The stare down, the pitch, the crack of the bat---it's a long and high one, bouncing off the center field wall. The runner accelerates and builds momentum as he rounds the infield; first, then second base, and heads to third, the outfielders collide and one bobbles the grab as the batter now reaches and rounds third, it's going to be close, the long throw, the bounce, and... safe. But wait, a base umpire is signaling-the runner in his haste failed to make solid contact with second base, and the incredible play that should have made the highlight reel is relegated to a footnote in the sports section.
Don't worry, you haven't picked up a sports magazine, this is a column dedicated to finding and utilizing media projects for the real world, for the real classroom. But one of the biggest challenges we face as media educators Is not locating funding (which is a formidable challenge), or even keeping up with ever-changing technology and standards. Our real and present challenge is to engage our students with real-world projects that approximate, if not equal, 21st century media needs. We need to ensure that our assignments "hit all of the bases" (you knew that weak analogy was going to creep back sooner or later).
I'm afraid that all too often we view our student's projects like Clark Griswold's approach to a family vacation. They drive and drive, only to reach the landmark, and after a few seconds of gazing at the grandeur of it all, he says "All right kids, hop in the car, let's go." We see our projects as a quick destination, a grade in the book, and then it's off to the next assignment. The cycle repeats. Before I get accused of using two different analogies (guilty) without solid application (not guilty), maybe we should re-evaluate the litany of projects that we routinely assign.
As skill-facilitators of the next generation of media pros, our primary goal is to actually prepare our students for the wide array of possible careers in a diverse field. The trend in the industry is away from specialization and focused-skill, towards multi-modal and well-rounded employees, who are as comfortable in the field shooting, as they are in post, at home whether sweetening an audio mix, or crafting a dramatic lighting setup for a round of celebrity interviews. Search the soul of your curriculum; are we hitting all of the bases? Are we lopsided in our approach, favoring an area of study that has no more justification than it is an aspect of production that we personally excel in or are comfortable teaching? All of us are guilty of that in some respect.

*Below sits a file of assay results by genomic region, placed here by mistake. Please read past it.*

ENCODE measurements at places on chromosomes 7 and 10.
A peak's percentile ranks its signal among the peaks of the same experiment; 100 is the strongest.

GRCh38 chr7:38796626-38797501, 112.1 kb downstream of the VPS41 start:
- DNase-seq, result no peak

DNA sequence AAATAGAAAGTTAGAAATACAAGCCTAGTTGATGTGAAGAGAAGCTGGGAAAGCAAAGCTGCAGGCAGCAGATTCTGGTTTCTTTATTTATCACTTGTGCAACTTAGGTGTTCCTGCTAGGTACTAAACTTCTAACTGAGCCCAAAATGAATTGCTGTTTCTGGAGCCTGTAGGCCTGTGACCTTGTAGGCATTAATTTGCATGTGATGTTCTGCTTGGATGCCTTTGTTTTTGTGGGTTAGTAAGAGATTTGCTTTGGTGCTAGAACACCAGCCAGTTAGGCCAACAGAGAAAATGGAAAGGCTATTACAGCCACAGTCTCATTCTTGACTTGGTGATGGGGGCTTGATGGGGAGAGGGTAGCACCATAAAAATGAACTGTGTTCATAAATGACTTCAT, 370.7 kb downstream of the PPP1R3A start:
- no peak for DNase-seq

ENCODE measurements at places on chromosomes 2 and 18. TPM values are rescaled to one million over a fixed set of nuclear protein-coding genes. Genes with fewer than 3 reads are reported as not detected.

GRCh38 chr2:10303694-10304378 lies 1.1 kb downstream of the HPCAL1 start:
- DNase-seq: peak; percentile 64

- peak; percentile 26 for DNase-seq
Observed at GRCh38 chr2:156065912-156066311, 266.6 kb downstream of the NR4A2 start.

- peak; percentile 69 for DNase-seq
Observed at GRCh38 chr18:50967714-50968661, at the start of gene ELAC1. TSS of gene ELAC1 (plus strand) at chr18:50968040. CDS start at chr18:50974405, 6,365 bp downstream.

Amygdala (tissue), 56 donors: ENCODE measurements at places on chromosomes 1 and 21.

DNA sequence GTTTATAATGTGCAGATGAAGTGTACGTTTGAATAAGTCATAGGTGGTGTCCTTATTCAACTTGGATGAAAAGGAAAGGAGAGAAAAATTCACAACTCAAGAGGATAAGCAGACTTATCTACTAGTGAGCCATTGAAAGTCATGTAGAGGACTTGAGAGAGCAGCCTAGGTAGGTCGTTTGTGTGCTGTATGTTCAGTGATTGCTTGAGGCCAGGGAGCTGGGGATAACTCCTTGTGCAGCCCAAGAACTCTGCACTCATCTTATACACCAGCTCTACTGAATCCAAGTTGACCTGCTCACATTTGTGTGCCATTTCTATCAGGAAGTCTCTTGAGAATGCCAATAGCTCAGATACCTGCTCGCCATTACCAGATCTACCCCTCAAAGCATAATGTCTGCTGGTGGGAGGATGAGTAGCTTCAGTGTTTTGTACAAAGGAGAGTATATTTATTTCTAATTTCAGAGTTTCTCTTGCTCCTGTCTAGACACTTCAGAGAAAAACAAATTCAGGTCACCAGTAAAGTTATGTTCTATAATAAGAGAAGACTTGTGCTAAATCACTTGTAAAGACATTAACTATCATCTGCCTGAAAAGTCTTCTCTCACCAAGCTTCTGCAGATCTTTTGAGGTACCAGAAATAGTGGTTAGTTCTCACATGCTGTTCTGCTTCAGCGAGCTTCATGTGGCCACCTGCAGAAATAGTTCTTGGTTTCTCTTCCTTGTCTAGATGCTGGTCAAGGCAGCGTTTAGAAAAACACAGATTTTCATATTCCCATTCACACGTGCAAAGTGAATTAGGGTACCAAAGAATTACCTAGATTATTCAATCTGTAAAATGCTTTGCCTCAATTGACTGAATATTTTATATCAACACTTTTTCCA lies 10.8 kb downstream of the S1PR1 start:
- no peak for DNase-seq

Clark Griswold could glance out at the Grand Canyon and moments later be consumed with reaching the next destination. Let's not view our projects as the destination, but rather see their real value in the journey-the application of the various skills that must combine to successfully achieve the goal. As our assignments force our students to make solid contact with all of the bases (insert word: fundamentals), the experience they will gain is incalculable. Are we giving one-dimensional assignments, that is, projects that primarily require a limited application of a total skills set? Look for opportunities to combine and integrate, projects that force a wider array of both hardware (read: equipment) and software. It's understandable that early on in their education, we give bite-sized assignments, but for our more advanced students, we need to challenge them with more "meat and potatoes" (yet another analogy).
Inventory time: do we have assignments that bare little approximation to anything they will face in the field? Are we having them produce pieces that will never see the light of a demo reel? Is our program of study a reflection of the industry? As we reflect, we might just realize that It may be high time to clean house (a fourth analogy) and to make our hallowed halls a better mirror of the real world (final analogy).
Over the next several issues, this column will present practical, rubber-meets-the-road, project ideas that you can incorporate into your training program TODAY. If you would like to share your "hitting all the bases" projects, I would love to hear about it. Send me an email at . We might just include it in a future article. Remember, when it comes to projects, it's not only about the destination, it's about the journey.
Randy McWilson is the Digital Media Instructor at the Cape Girardeau Career & Technology Center, Cape Girardeau, Missouri. He has aB.A. in Mass Communications from Southeast Missouri State University (1991)and has been teaching digital media since Aug. 2000. National Education Team for the Television (Video) Production Contest for SkillsUSA Nationals. Coordinator for the Missouri State SkillsUSA contest in Television (Video) Production.